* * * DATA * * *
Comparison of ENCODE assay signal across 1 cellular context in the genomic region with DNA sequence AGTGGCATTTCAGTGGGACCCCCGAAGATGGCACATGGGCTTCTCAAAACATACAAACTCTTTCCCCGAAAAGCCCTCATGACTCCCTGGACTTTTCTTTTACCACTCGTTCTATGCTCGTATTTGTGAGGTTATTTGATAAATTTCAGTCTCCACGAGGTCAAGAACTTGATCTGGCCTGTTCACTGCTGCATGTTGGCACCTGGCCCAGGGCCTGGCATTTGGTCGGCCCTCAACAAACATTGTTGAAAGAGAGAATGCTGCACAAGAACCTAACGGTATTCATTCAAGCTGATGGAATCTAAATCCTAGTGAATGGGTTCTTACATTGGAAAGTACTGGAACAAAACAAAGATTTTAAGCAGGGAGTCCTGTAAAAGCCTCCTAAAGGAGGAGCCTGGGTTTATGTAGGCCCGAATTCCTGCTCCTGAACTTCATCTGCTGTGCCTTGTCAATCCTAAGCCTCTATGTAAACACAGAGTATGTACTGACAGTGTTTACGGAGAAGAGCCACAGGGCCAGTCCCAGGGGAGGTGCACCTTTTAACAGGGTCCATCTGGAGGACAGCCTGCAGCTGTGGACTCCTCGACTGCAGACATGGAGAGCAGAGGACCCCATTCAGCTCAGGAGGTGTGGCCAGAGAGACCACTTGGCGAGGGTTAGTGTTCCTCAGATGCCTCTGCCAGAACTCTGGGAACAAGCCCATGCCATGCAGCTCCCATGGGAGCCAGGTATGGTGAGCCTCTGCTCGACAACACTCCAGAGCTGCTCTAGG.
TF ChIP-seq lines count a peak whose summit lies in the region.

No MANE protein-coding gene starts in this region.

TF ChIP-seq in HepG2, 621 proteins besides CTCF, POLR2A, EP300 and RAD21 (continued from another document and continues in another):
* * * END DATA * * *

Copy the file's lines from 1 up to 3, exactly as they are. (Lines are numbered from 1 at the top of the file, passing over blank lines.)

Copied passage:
Comparison of ENCODE assay signal across 1 cellular context in the genomic region with DNA sequence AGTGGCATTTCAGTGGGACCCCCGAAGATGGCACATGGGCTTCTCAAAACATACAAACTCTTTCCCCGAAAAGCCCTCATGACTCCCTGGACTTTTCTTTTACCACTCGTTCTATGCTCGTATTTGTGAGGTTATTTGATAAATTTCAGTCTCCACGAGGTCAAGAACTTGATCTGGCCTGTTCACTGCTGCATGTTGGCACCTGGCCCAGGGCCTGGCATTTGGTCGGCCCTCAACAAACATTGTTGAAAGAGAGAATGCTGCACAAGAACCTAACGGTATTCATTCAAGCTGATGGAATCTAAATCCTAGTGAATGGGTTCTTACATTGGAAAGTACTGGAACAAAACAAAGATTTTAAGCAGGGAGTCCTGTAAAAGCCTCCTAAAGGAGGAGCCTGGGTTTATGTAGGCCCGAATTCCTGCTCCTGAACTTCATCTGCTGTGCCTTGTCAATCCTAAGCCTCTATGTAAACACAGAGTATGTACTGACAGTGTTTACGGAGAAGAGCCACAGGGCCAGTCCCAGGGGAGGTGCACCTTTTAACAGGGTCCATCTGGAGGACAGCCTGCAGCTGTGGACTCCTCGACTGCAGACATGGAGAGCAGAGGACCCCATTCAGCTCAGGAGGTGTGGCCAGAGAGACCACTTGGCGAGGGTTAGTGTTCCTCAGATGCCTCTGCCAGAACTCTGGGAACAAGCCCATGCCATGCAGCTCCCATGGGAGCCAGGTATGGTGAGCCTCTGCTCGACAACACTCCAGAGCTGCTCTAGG.
TF ChIP-seq lines count a peak whose summit lies in the region.

No MANE protein-coding gene starts in this region.